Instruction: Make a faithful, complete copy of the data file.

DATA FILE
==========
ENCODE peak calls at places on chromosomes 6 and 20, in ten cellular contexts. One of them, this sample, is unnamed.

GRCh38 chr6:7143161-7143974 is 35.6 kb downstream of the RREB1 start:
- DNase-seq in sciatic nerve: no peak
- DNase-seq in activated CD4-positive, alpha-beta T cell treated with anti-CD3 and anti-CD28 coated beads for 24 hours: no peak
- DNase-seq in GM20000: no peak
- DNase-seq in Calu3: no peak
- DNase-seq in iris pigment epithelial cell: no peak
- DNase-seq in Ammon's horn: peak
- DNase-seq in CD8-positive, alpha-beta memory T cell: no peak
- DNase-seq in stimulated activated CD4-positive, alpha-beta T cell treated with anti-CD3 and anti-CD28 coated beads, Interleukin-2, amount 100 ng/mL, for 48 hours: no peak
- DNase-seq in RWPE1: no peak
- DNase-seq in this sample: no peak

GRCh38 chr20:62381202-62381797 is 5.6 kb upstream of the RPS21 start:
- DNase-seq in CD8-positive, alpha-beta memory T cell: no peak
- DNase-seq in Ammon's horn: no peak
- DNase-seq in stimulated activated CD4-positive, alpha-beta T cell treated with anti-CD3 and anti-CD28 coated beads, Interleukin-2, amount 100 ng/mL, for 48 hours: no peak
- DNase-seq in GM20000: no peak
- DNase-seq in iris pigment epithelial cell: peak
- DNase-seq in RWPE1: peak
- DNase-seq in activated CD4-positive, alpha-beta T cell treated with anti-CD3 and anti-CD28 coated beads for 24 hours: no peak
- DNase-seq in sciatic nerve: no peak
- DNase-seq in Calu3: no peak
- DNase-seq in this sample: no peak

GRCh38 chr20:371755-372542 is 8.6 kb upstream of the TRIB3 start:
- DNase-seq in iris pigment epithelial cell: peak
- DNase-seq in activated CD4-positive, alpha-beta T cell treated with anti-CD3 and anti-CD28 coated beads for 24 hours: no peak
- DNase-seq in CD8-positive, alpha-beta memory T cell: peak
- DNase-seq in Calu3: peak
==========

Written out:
ENCODE peak calls at places on chromosomes 6 and 20, in ten cellular contexts. One of them, this sample, is unnamed.

GRCh38 chr6:7143161-7143974 is 35.6 kb downstream of the RREB1 start:
- DNase-seq in sciatic nerve: no peak
- DNase-seq in activated CD4-positive, alpha-beta T cell treated with anti-CD3 and anti-CD28 coated beads for 24 hours: no peak
- DNase-seq in GM20000: no peak
- DNase-seq in Calu3: no peak
- DNase-seq in iris pigment epithelial cell: no peak
- DNase-seq in Ammon's horn: peak
- DNase-seq in CD8-positive, alpha-beta memory T cell: no peak
- DNase-seq in stimulated activated CD4-positive, alpha-beta T cell treated with anti-CD3 and anti-CD28 coated beads, Interleukin-2, amount 100 ng/mL, for 48 hours: no peak
- DNase-seq in RWPE1: no peak
- DNase-seq in this sample: no peak

GRCh38 chr20:62381202-62381797 is 5.6 kb upstream of the RPS21 start:
- DNase-seq in CD8-positive, alpha-beta memory T cell: no peak
- DNase-seq in Ammon's horn: no peak
- DNase-seq in stimulated activated CD4-positive, alpha-beta T cell treated with anti-CD3 and anti-CD28 coated beads, Interleukin-2, amount 100 ng/mL, for 48 hours: no peak
- DNase-seq in GM20000: no peak
- DNase-seq in iris pigment epithelial cell: peak
- DNase-seq in RWPE1: peak
- DNase-seq in activated CD4-positive, alpha-beta T cell treated with anti-CD3 and anti-CD28 coated beads for 24 hours: no peak
- DNase-seq in sciatic nerve: no peak
- DNase-seq in Calu3: no peak
- DNase-seq in this sample: no peak

GRCh38 chr20:371755-372542 is 8.6 kb upstream of the TRIB3 start:
- DNase-seq in iris pigment epithelial cell: peak
- DNase-seq in activated CD4-positive, alpha-beta T cell treated with anti-CD3 and anti-CD28 coated beads for 24 hours: no peak
- DNase-seq in CD8-positive, alpha-beta memory T cell: peak
- DNase-seq in Calu3: peak